From Ideas to Impact
We must bring ideas and inventions that are protected by our intellectual property systems to impact: positive impact.
Intellectual property protections provide the structure for all players in the global innovation economy to collaborate and innovate at rates never seen before. We saw this with how we responded to COVID. Those of us who have been entrusted with the operations of our national IP systems need to work together to solve other world problems: climate change; food production; and major improvements in human health and living conditions.
That is why I am proud to highlight the partnership USPTO recently entered into with WIPO GREEN. This is a global green-technology platform for technology exchange. It connects providers of environmentally friendly technologies with those seeking to commercialize them.
The USPTO’s work in this area complements and supports this partnership. We recently initiated the USPTO Climate Change Mitigation Pilot Program to accelerate the examination of patent applications for innovations that reduce greenhouse gas emissions. Soon we will unveil a new iteration of our immensely successful Patents for Humanity Program with a focus on Clean Energy Technologies.
The USPTO has also just extended the pilot programs for the acceleration of examination of patent applications for cancer immunology, and COVID-19.
These programs are open to innovators from everywhere in the world.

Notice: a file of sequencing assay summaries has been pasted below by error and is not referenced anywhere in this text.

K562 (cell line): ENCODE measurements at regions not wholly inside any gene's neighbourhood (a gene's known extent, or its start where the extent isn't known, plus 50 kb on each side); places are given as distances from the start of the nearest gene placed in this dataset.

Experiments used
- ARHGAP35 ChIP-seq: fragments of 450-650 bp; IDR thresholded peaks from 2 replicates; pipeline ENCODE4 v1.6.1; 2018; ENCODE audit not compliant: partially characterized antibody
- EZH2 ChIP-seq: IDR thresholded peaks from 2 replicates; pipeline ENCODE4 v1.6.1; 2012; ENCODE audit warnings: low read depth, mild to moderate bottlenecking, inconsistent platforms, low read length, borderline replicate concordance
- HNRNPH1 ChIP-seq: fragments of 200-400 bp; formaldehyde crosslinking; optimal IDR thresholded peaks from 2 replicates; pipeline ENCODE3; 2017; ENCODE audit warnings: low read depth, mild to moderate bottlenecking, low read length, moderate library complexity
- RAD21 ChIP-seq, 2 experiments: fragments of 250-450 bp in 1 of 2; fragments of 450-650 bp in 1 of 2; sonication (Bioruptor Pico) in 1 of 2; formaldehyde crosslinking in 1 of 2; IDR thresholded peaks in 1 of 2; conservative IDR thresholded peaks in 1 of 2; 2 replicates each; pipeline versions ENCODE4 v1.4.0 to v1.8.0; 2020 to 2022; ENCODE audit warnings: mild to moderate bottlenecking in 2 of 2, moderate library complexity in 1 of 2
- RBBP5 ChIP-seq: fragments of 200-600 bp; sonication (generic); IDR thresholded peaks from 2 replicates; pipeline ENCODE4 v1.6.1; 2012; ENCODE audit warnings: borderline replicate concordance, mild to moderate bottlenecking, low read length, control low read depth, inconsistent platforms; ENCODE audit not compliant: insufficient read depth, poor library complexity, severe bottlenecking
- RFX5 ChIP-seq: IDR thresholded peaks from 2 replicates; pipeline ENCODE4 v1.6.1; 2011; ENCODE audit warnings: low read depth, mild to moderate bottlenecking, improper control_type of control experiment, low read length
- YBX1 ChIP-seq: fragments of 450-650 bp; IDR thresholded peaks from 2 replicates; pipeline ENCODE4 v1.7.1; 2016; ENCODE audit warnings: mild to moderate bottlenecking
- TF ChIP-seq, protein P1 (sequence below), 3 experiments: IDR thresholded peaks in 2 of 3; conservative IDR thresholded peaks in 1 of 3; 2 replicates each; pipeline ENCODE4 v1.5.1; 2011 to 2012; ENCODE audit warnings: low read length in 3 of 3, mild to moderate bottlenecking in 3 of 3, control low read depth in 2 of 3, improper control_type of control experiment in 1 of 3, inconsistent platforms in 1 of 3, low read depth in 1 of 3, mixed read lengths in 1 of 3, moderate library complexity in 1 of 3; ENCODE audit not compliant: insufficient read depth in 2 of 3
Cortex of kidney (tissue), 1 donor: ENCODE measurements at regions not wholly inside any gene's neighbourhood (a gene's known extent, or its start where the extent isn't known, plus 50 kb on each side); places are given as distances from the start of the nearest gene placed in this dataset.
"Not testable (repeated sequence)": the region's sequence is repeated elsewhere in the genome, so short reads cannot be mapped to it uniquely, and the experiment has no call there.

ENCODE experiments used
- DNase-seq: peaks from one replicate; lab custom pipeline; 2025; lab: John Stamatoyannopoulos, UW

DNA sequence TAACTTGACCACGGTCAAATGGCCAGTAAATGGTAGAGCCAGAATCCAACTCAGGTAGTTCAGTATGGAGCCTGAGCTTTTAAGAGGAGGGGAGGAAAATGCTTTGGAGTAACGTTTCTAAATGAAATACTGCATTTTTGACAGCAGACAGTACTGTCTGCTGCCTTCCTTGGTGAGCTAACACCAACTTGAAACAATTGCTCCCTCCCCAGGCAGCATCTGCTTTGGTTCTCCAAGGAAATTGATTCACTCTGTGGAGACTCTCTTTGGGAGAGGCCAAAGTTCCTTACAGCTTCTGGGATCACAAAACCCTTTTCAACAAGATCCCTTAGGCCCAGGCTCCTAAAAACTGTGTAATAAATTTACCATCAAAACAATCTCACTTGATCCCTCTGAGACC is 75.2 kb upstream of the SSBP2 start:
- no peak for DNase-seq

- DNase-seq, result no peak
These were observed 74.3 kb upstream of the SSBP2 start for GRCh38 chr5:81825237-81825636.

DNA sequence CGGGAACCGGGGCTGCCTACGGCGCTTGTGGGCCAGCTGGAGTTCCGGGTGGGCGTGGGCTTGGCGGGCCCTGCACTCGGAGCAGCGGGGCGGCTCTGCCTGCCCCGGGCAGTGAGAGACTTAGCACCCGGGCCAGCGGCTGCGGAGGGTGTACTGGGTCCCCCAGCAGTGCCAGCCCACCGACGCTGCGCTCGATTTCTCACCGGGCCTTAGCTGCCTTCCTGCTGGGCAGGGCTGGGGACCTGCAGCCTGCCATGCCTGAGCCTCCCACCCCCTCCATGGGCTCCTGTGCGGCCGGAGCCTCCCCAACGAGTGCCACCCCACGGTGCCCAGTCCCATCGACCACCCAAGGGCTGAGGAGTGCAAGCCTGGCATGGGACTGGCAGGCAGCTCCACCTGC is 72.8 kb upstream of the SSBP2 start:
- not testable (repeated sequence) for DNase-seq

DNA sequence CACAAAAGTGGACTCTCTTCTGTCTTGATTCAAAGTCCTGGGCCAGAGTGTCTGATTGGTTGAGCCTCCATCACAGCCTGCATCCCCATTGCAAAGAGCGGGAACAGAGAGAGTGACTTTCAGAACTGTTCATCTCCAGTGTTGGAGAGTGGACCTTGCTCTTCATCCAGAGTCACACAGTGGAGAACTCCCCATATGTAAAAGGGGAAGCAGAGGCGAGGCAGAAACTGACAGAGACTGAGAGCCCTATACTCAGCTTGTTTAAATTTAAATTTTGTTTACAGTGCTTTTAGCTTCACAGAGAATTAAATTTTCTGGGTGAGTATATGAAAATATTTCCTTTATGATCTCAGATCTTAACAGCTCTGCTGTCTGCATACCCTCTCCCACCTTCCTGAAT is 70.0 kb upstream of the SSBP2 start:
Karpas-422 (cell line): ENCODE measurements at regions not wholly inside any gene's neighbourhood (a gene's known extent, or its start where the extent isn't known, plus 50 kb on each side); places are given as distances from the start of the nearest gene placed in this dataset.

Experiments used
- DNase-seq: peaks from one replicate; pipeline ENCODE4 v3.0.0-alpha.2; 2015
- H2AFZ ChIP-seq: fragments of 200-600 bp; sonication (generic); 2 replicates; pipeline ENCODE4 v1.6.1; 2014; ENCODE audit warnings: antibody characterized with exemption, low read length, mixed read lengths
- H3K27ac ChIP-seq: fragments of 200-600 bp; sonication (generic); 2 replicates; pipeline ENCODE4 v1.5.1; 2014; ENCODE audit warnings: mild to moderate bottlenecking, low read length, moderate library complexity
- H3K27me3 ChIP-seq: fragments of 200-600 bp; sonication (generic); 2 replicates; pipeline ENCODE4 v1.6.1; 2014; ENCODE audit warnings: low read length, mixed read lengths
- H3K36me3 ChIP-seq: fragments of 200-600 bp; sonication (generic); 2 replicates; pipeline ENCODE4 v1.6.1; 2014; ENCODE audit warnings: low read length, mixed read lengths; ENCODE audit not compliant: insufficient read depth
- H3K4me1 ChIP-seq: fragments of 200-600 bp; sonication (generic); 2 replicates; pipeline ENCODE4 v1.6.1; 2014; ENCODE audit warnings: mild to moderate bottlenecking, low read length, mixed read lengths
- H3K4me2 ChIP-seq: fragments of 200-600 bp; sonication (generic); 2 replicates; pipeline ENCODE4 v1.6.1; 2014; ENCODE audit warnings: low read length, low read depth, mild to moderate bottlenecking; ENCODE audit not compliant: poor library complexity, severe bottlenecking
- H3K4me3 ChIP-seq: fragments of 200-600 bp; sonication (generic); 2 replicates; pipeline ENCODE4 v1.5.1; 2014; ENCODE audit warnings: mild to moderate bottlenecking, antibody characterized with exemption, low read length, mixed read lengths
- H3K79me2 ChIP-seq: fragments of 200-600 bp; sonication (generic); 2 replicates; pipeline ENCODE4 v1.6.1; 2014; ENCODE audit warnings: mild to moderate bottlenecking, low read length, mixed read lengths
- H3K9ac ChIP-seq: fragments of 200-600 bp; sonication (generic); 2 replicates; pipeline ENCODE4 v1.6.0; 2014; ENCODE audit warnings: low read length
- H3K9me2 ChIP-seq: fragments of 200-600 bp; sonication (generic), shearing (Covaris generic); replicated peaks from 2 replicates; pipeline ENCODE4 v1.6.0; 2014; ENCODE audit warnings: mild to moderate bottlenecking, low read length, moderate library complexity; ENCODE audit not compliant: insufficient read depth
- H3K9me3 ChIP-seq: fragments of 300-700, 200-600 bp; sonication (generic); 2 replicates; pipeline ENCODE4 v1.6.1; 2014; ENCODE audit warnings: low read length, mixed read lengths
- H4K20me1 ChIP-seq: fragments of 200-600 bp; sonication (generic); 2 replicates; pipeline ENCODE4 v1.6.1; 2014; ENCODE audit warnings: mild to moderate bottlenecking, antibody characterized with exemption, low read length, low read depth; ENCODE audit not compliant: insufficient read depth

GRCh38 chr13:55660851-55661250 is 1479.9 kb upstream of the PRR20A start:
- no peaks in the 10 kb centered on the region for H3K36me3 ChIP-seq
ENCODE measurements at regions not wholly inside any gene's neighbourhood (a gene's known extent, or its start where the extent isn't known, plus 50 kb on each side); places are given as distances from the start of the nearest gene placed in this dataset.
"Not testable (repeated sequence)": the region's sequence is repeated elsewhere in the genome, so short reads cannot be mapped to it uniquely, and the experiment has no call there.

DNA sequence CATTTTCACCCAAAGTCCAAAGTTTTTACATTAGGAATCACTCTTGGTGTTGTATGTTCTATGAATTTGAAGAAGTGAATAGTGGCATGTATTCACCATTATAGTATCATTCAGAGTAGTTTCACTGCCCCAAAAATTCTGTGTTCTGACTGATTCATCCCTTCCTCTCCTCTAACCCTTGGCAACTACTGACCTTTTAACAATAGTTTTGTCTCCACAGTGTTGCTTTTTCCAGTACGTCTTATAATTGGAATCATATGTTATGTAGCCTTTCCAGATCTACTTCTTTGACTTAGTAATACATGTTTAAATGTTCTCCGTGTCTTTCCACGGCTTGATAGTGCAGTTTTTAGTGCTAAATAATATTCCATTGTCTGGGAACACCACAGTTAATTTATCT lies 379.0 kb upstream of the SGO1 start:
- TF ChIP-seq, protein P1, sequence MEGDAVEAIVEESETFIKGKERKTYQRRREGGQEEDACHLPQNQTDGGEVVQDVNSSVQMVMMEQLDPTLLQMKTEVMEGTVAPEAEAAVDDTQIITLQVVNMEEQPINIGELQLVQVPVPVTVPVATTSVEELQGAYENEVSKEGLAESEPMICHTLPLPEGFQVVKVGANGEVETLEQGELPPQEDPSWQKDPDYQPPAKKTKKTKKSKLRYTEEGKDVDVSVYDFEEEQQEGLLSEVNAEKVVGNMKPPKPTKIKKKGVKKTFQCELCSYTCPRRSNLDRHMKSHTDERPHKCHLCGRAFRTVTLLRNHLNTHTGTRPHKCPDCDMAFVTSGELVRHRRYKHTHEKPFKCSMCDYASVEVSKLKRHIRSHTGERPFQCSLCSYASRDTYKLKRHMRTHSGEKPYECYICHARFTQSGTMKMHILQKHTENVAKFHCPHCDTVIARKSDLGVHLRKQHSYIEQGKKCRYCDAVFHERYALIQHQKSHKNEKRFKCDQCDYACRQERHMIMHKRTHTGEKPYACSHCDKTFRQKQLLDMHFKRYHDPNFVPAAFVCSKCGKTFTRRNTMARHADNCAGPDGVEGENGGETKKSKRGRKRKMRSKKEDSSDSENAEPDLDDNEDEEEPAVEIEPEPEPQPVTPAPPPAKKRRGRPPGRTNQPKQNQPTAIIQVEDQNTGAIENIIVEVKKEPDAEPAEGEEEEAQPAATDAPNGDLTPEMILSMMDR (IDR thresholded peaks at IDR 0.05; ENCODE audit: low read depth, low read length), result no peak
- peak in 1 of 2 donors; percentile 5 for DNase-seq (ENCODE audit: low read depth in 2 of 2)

We also need to work together on standard-essential patent policy and dispute resolution. This is a global issue. We need to encourage the efficient adoption of key technologies.
WIPO and the USPTO also recently signed an MOU addressing SEPs, titled: “Concerning Alternative Dispute Resolution in the Area of Standard Essential Patents.” This is an area of great importance to the United States and global innovators. SEPs touch on all aspects of modern life including video compression, wireless communication technologies, computer connection standards, and the essential aspects of many industries that are busy developing new products.
As part of the agreement with WIPO, we intend to raise awareness of the services provided by the WIPO Arbitration and Mediation Center for those involved in disputed SEP licenses.
And I’d be remiss if I didn’t mention the WIPO Conversation on IP and Frontier Technologies program. We have been closely tracking this initiative, and we see that it complements our own domestic endeavors regarding data privacy, control, and data ownership.
Let me close by noting that the United States has long recognized the Indo-Pacific region’s importance both strategically and economically.
The Indo-Pacific is home to more than half of the world’s people, and nearly two-thirds of the world’s economy. It is a crucial part of the global value chain in many important technologies and industries. It is a growing export destination for U.S.-made goods and services. And the United States is the number-one destination for goods that are produced here for export.
As of last year, six of the United States’ top 15 trading partners were in the region, including Japan, South Korea, China, Vietnam, India, and Malaysia. Not only does the United States support an open system of commerce and exchange – and thank you to Thailand for its leadership as the 2022 APEC host which the U.S. will build on when we host in 2023 — we are working in this region and nations throughout the world to advance all the goals I have mentioned.